Mississippi Delta hospitals see operating margins shrink under hospital readmission, value-based purchasing programs

Hospitals located outside of the Mississippi Delta, one of the most impoverished regions in the U.S., have more financial success under the Hospital Readmissions Reduction and the Hospital Value-based Purchasing programs than those inside the Delta, according to a study published in Medical Care.

Established in 2013, HRRP penalizes hospitals with higher-than-average 30-day readmission rates for a specific condition. Under HVBP, also implemented in 2013, hospitals are penalized or rewarded based on performance across clinical care, patient experience, outcomes and efficiency.

For the study, researchers — led by Hsueh-Fen Chen, PhD — used several public measures to create a seven-year panel dataset spanning from 2008 to 2014. Within the set, studying authors defined three periods: "preperiod" from 2008 to 2010, when hospitals did not know HRRP and HVBP rules; "postperiod 1" from 2011 to 2012, after CMS finalized HRRP and HVBP rules but before financial incentives took effect; and "postperiod 2" from 2013 to 2014, when hospitals began facing penalties or rewards under the programs. The study analyzed how hospitals qualifying for HRRP and HVBP performed financially during the periods.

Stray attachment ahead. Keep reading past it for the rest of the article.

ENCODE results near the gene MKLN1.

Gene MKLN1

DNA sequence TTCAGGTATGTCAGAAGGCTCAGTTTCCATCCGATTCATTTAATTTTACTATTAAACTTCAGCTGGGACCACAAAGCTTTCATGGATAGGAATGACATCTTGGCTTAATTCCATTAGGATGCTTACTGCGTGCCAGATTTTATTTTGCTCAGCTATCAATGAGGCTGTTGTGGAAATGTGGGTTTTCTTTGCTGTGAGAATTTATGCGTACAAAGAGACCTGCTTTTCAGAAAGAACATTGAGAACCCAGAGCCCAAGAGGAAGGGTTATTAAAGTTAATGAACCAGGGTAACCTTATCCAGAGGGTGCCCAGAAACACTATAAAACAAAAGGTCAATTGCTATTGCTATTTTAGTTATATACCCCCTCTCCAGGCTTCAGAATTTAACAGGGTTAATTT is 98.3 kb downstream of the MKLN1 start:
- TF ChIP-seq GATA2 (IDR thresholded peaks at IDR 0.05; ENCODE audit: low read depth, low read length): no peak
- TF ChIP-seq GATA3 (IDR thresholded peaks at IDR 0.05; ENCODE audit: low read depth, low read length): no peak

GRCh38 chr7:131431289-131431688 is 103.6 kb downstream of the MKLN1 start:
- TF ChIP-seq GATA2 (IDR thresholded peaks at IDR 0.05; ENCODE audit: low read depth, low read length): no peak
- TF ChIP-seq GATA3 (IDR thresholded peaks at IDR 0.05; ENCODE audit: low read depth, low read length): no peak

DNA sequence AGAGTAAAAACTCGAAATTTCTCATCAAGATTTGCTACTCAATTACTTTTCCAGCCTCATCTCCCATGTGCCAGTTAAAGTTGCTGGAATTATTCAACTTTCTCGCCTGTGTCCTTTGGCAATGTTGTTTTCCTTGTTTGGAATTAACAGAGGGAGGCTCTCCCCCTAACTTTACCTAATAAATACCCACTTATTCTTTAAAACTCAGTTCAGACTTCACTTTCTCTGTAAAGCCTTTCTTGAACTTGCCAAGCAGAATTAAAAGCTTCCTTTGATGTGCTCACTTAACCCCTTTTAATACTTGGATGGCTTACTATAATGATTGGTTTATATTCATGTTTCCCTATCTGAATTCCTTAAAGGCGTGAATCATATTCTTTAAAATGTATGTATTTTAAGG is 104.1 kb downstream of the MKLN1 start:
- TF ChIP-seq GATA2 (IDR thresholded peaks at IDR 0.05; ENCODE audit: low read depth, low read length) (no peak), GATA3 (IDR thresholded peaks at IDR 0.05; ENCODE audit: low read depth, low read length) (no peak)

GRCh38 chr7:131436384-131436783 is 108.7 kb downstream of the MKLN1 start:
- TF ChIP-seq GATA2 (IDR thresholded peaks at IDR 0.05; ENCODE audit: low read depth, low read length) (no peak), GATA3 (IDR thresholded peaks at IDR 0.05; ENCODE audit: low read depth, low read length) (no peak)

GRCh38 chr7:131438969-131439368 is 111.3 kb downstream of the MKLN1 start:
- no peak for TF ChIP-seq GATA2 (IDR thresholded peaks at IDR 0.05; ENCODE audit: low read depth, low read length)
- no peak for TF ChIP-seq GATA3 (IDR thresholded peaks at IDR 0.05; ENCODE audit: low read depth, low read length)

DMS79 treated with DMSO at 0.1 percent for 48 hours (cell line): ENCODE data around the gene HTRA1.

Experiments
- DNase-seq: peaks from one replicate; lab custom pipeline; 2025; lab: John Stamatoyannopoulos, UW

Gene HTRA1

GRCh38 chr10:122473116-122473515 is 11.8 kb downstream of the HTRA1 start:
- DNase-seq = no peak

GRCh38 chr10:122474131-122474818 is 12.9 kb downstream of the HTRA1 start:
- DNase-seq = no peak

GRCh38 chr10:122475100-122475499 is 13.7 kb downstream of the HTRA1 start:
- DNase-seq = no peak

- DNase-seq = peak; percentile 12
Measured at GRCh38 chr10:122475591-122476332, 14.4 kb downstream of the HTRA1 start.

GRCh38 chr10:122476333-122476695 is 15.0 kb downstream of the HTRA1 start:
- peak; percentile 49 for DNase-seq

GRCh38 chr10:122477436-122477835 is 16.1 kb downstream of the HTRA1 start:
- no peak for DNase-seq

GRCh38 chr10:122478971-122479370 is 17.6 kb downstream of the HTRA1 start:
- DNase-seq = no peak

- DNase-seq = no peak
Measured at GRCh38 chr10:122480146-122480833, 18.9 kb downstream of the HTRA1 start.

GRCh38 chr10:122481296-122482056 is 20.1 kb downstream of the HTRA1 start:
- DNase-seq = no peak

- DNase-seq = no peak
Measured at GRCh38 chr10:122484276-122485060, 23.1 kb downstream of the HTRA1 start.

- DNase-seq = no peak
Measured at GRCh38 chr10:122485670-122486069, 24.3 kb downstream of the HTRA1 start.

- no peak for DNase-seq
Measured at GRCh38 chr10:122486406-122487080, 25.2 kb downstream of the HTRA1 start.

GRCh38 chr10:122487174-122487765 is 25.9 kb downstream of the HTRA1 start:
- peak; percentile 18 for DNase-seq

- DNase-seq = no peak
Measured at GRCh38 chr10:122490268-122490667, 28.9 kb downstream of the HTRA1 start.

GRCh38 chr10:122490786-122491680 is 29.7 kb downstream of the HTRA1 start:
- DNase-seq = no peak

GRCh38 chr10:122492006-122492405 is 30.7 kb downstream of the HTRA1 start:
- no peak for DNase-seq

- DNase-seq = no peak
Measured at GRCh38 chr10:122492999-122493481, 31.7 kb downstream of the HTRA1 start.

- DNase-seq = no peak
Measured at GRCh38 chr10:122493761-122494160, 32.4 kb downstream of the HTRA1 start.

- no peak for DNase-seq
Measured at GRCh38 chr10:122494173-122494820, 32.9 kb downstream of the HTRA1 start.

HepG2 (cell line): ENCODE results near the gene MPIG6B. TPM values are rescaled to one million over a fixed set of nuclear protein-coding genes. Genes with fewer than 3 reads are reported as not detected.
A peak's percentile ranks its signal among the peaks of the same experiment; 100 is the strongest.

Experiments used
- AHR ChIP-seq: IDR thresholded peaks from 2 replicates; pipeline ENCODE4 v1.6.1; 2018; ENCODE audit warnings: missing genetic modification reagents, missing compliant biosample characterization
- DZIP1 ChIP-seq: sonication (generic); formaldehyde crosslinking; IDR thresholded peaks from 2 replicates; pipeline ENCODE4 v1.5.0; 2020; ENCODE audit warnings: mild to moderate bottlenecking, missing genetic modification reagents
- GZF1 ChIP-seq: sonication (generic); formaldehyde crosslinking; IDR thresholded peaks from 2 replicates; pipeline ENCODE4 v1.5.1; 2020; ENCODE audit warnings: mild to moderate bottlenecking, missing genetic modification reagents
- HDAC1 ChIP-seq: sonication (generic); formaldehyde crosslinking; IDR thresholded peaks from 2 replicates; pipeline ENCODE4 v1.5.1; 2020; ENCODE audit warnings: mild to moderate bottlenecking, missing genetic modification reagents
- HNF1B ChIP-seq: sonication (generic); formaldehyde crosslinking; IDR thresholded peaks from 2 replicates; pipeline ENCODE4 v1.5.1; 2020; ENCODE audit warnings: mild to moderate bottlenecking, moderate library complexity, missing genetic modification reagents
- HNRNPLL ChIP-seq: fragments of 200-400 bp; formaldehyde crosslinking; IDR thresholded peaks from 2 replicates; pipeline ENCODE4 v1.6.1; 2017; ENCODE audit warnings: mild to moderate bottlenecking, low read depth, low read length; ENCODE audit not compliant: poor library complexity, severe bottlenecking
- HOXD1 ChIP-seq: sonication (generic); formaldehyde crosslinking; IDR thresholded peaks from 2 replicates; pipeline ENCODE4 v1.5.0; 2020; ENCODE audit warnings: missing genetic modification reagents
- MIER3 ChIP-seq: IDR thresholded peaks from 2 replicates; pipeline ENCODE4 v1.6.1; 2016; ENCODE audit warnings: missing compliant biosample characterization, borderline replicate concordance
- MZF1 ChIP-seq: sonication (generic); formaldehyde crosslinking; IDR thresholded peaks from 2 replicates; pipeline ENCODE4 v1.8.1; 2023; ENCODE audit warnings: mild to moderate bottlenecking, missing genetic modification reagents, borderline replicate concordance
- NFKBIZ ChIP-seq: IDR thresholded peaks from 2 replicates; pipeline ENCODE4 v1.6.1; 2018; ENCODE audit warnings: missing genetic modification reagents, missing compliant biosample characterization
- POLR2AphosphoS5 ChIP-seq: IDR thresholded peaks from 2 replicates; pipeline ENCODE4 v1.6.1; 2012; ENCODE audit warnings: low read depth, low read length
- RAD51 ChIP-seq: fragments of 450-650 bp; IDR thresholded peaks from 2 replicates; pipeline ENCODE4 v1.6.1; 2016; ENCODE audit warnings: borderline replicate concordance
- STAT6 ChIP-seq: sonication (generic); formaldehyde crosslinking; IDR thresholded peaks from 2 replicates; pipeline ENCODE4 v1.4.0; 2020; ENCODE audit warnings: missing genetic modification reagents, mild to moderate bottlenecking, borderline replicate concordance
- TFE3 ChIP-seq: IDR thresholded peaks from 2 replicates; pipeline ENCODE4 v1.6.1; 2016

Researchers found Delta hospitals — located across 252 counties in Alabama, Arkansas, Illinois, Kentucky, Louisiana, Mississippi, Missouri and Tennessee — saw more Medicare and Medicaid patients than non-Delta hospitals. At the same time, Delta hospitals saw operating margins drop 0.9 percent and 4.2 percent in postperiods 1 and 2, respectively.

Comparatively, hospitals outside the Delta region saw operating margins increase 1.13 percent and 1 percent during postperiods 1 and 2, respectively.

"The growing gap in financial performance between the two hospital groups is likely a result of both the amount of penalties incurred from HRRP and HVBP and the expenditure from increased investments in infrastructure for reducing readmissions and improving quality of care and the patient experience," the researchers wrote.

"Policy makers should modify these two programs to ensure that resources are not moved from the communities that need them most," they added.

For the full report, click here.

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